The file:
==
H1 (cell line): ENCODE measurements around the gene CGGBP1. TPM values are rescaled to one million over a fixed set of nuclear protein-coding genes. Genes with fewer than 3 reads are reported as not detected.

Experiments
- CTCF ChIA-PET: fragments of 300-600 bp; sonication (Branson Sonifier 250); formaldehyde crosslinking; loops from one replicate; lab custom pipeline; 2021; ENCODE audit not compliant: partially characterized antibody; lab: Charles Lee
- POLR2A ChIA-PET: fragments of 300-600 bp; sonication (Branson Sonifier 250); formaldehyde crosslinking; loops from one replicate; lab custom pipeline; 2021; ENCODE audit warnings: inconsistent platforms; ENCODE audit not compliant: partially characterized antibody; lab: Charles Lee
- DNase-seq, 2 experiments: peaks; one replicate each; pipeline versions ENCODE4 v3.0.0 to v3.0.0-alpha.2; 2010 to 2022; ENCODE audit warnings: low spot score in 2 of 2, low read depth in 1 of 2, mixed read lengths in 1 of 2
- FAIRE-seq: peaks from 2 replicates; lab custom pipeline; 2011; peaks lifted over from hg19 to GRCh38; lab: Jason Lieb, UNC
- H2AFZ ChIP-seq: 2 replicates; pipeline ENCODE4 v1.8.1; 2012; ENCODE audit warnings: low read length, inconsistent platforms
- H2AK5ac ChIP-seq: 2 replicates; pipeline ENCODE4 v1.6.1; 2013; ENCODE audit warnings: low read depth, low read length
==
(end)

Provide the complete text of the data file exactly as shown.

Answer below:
H1 (cell line): ENCODE measurements around the gene CGGBP1. TPM values are rescaled to one million over a fixed set of nuclear protein-coding genes. Genes with fewer than 3 reads are reported as not detected.

Experiments
- CTCF ChIA-PET: fragments of 300-600 bp; sonication (Branson Sonifier 250); formaldehyde crosslinking; loops from one replicate; lab custom pipeline; 2021; ENCODE audit not compliant: partially characterized antibody; lab: Charles Lee
- POLR2A ChIA-PET: fragments of 300-600 bp; sonication (Branson Sonifier 250); formaldehyde crosslinking; loops from one replicate; lab custom pipeline; 2021; ENCODE audit warnings: inconsistent platforms; ENCODE audit not compliant: partially characterized antibody; lab: Charles Lee
- DNase-seq, 2 experiments: peaks; one replicate each; pipeline versions ENCODE4 v3.0.0 to v3.0.0-alpha.2; 2010 to 2022; ENCODE audit warnings: low spot score in 2 of 2, low read depth in 1 of 2, mixed read lengths in 1 of 2
- FAIRE-seq: peaks from 2 replicates; lab custom pipeline; 2011; peaks lifted over from hg19 to GRCh38; lab: Jason Lieb, UNC
- H2AFZ ChIP-seq: 2 replicates; pipeline ENCODE4 v1.8.1; 2012; ENCODE audit warnings: low read length, inconsistent platforms
- H2AK5ac ChIP-seq: 2 replicates; pipeline ENCODE4 v1.6.1; 2013; ENCODE audit warnings: low read depth, low read length